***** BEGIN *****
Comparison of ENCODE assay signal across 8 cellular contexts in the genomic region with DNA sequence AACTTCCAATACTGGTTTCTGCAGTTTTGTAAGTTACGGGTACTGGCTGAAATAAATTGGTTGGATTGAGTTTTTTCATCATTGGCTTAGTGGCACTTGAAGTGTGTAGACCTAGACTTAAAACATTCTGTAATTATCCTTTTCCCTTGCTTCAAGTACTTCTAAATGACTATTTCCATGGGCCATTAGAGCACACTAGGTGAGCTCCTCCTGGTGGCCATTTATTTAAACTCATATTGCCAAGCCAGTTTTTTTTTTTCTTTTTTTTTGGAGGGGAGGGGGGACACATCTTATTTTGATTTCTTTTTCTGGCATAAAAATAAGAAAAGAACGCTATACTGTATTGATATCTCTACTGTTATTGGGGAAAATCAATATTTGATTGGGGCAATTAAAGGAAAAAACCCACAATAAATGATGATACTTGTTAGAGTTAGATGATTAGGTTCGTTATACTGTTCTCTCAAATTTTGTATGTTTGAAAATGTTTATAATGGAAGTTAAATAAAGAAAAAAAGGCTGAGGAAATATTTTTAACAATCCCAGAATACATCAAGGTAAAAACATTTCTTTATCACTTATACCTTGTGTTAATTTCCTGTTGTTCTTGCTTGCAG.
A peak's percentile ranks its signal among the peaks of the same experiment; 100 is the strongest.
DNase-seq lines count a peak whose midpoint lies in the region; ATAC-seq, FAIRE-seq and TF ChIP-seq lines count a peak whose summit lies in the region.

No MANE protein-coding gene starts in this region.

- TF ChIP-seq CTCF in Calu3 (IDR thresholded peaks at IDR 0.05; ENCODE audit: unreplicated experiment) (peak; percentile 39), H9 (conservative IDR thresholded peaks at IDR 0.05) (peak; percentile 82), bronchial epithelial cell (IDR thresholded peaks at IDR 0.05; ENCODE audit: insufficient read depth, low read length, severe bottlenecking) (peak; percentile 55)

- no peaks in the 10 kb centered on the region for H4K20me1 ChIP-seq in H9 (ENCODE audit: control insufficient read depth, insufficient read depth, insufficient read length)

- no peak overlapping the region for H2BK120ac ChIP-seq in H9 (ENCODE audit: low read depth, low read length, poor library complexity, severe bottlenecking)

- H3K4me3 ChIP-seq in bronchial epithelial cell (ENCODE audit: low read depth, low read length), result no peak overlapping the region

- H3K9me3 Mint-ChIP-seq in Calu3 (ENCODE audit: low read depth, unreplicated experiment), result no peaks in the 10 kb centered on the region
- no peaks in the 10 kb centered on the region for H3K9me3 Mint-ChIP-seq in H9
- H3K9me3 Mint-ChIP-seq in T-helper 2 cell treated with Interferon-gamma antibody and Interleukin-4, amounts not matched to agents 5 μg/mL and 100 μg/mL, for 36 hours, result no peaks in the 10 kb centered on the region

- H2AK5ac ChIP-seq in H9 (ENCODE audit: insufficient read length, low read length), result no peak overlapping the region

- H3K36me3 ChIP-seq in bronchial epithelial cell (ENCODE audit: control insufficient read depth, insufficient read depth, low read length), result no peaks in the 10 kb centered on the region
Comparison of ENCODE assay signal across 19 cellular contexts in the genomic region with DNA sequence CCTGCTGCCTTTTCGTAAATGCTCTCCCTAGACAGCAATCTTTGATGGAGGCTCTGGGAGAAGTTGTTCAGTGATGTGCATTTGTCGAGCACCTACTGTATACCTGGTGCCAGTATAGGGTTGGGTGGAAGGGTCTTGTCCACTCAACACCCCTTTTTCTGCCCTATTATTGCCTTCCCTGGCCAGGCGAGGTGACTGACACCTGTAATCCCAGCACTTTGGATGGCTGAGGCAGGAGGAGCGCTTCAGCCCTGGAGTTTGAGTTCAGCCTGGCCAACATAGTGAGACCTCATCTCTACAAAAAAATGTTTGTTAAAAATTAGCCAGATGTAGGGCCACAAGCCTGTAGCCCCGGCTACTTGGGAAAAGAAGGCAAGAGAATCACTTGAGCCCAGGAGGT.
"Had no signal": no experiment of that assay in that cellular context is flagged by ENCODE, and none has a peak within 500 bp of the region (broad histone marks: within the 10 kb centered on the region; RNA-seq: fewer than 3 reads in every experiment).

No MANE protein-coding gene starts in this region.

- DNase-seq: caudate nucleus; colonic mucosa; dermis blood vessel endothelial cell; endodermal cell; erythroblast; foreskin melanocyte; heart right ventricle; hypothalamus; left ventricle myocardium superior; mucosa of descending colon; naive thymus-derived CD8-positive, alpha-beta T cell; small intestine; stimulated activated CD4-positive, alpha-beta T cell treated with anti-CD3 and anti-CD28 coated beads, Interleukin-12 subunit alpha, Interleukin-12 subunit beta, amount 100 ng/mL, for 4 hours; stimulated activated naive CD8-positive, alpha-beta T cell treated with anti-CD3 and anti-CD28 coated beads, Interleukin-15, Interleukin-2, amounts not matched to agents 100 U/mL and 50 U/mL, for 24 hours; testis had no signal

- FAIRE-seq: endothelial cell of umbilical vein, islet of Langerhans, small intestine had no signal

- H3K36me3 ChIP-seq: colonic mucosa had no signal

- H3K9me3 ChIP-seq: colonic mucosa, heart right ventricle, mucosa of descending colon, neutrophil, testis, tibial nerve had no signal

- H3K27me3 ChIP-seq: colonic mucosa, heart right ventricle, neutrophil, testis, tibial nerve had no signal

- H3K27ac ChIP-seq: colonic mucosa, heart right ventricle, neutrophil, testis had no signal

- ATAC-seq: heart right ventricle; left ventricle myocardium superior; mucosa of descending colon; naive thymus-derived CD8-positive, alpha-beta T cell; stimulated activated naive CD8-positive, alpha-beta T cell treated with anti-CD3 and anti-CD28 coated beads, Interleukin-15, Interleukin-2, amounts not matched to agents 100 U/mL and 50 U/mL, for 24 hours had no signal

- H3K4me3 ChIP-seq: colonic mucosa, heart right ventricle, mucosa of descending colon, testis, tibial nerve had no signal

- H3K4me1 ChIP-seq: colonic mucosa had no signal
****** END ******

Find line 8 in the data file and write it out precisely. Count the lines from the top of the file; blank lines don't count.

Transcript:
- H3K4me3 ChIP-seq in bronchial epithelial cell (ENCODE audit: low read depth, low read length), result no peak overlapping the region